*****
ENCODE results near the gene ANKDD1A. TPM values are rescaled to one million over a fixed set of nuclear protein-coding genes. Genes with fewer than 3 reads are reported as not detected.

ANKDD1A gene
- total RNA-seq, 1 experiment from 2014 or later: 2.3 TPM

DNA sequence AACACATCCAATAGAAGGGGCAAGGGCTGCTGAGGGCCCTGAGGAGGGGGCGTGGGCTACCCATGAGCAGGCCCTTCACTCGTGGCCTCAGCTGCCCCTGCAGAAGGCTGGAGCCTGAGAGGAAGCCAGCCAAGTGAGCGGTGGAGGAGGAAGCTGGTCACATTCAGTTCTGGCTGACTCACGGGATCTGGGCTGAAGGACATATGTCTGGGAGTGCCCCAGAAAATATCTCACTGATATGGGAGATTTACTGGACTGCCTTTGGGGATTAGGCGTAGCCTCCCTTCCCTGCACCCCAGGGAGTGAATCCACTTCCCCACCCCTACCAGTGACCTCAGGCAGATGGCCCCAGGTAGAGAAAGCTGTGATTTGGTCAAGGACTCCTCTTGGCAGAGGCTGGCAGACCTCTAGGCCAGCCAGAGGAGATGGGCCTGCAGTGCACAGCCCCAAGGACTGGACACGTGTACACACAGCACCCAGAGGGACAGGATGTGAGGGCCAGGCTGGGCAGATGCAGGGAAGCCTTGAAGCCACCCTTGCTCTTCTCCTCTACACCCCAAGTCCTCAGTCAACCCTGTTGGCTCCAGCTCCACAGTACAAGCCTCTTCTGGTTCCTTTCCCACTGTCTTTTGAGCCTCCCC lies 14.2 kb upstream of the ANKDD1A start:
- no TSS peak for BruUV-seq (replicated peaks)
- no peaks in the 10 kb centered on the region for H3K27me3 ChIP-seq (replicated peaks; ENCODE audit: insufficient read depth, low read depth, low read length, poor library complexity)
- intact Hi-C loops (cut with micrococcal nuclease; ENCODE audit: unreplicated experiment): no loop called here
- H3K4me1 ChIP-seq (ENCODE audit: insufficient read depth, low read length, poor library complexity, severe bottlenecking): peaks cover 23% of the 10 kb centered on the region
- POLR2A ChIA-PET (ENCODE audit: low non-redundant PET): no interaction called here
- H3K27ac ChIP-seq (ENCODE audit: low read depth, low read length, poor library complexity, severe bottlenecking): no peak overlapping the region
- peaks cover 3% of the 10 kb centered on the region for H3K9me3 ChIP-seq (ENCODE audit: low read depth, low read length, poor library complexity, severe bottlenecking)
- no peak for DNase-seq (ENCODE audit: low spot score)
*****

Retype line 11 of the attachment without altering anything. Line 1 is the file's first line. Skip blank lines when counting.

- peaks cover 3% of the 10 kb centered on the region for H3K9me3 ChIP-seq (ENCODE audit: low read depth, low read length, poor library complexity, severe bottlenecking)